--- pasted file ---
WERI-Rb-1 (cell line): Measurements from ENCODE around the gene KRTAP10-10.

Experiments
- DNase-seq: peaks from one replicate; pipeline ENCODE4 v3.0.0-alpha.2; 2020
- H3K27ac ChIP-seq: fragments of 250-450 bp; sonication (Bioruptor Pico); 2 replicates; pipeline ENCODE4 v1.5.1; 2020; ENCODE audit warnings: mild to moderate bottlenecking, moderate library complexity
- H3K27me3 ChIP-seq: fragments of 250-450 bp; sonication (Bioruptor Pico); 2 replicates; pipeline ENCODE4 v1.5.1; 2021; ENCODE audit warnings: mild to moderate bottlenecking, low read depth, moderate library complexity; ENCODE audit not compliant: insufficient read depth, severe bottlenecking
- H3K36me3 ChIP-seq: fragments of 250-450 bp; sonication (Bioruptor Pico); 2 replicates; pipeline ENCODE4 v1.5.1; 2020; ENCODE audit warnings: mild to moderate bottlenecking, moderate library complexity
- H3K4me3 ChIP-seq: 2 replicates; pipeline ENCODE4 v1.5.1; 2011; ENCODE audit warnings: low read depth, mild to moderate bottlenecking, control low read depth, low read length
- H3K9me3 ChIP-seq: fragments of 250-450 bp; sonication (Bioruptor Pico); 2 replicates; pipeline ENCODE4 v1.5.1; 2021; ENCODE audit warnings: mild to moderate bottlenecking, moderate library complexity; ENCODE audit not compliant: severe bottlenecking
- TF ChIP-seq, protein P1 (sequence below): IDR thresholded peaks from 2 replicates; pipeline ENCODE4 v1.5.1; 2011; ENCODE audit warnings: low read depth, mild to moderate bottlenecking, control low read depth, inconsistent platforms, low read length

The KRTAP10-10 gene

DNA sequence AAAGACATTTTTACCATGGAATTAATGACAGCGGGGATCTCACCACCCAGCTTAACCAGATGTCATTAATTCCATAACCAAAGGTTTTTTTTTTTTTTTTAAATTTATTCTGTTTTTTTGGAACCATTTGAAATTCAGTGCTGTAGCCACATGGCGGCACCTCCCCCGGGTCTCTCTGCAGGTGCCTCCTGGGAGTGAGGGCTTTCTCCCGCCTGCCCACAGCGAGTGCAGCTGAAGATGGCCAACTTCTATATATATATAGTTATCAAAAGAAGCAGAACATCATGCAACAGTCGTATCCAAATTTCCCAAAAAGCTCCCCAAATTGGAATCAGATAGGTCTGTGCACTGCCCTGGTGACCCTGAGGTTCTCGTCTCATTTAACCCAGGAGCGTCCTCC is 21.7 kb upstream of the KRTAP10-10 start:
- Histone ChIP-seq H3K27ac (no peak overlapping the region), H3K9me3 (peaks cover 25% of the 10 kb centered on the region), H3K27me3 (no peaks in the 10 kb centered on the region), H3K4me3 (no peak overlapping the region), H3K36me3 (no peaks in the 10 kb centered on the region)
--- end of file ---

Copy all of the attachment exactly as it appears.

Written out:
WERI-Rb-1 (cell line): Measurements from ENCODE around the gene KRTAP10-10.

Experiments
- DNase-seq: peaks from one replicate; pipeline ENCODE4 v3.0.0-alpha.2; 2020
- H3K27ac ChIP-seq: fragments of 250-450 bp; sonication (Bioruptor Pico); 2 replicates; pipeline ENCODE4 v1.5.1; 2020; ENCODE audit warnings: mild to moderate bottlenecking, moderate library complexity
- H3K27me3 ChIP-seq: fragments of 250-450 bp; sonication (Bioruptor Pico); 2 replicates; pipeline ENCODE4 v1.5.1; 2021; ENCODE audit warnings: mild to moderate bottlenecking, low read depth, moderate library complexity; ENCODE audit not compliant: insufficient read depth, severe bottlenecking
- H3K36me3 ChIP-seq: fragments of 250-450 bp; sonication (Bioruptor Pico); 2 replicates; pipeline ENCODE4 v1.5.1; 2020; ENCODE audit warnings: mild to moderate bottlenecking, moderate library complexity
- H3K4me3 ChIP-seq: 2 replicates; pipeline ENCODE4 v1.5.1; 2011; ENCODE audit warnings: low read depth, mild to moderate bottlenecking, control low read depth, low read length
- H3K9me3 ChIP-seq: fragments of 250-450 bp; sonication (Bioruptor Pico); 2 replicates; pipeline ENCODE4 v1.5.1; 2021; ENCODE audit warnings: mild to moderate bottlenecking, moderate library complexity; ENCODE audit not compliant: severe bottlenecking
- TF ChIP-seq, protein P1 (sequence below): IDR thresholded peaks from 2 replicates; pipeline ENCODE4 v1.5.1; 2011; ENCODE audit warnings: low read depth, mild to moderate bottlenecking, control low read depth, inconsistent platforms, low read length

The KRTAP10-10 gene

DNA sequence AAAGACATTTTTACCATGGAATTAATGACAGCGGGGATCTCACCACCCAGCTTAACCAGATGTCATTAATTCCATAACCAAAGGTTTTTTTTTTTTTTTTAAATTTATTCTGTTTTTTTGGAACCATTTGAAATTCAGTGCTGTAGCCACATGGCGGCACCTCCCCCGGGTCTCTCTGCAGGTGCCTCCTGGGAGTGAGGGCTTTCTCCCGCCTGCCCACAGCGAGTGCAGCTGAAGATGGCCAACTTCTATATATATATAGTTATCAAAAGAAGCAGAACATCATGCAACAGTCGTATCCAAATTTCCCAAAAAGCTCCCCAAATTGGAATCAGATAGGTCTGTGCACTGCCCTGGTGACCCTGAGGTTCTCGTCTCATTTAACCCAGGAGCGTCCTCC is 21.7 kb upstream of the KRTAP10-10 start:
- Histone ChIP-seq H3K27ac (no peak overlapping the region), H3K9me3 (peaks cover 25% of the 10 kb centered on the region), H3K27me3 (no peaks in the 10 kb centered on the region), H3K4me3 (no peak overlapping the region), H3K36me3 (no peaks in the 10 kb centered on the region)